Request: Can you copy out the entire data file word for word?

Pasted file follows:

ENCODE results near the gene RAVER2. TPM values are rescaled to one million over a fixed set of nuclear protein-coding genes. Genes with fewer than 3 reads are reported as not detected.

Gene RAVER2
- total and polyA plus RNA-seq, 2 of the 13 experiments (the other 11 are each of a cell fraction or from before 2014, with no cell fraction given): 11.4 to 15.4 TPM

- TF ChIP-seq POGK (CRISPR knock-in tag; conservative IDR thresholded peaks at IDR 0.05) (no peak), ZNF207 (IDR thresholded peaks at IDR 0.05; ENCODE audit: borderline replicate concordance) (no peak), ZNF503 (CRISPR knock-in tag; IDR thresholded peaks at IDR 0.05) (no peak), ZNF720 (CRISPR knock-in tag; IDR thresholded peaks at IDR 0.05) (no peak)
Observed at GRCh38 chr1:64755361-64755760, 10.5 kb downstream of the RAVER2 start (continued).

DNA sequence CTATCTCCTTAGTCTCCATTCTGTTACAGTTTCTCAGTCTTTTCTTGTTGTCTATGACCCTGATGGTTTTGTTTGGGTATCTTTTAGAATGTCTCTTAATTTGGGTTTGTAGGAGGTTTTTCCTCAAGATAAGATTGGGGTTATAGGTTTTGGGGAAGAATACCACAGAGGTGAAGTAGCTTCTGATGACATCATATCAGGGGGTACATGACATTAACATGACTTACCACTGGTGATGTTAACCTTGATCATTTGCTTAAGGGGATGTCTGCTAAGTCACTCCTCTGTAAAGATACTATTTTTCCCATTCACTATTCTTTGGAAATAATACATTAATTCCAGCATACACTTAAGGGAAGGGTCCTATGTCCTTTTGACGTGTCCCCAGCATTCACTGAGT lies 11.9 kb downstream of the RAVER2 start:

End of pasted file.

ENCODE results near the gene RAVER2. TPM values are rescaled to one million over a fixed set of nuclear protein-coding genes. Genes with fewer than 3 reads are reported as not detected.

Gene RAVER2
- total and polyA plus RNA-seq, 2 of the 13 experiments (the other 11 are each of a cell fraction or from before 2014, with no cell fraction given): 11.4 to 15.4 TPM

- TF ChIP-seq POGK (CRISPR knock-in tag; conservative IDR thresholded peaks at IDR 0.05) (no peak), ZNF207 (IDR thresholded peaks at IDR 0.05; ENCODE audit: borderline replicate concordance) (no peak), ZNF503 (CRISPR knock-in tag; IDR thresholded peaks at IDR 0.05) (no peak), ZNF720 (CRISPR knock-in tag; IDR thresholded peaks at IDR 0.05) (no peak)
Observed at GRCh38 chr1:64755361-64755760, 10.5 kb downstream of the RAVER2 start (continued).

DNA sequence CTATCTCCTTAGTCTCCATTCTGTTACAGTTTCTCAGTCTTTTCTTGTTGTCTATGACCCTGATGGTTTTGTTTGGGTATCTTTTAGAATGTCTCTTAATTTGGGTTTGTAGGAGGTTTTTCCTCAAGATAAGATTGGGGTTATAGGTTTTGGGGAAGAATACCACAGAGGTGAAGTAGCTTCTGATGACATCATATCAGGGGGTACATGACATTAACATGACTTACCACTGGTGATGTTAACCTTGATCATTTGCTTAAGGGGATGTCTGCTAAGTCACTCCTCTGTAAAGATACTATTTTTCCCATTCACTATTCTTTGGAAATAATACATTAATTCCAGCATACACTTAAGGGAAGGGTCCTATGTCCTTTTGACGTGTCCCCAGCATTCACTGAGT lies 11.9 kb downstream of the RAVER2 start: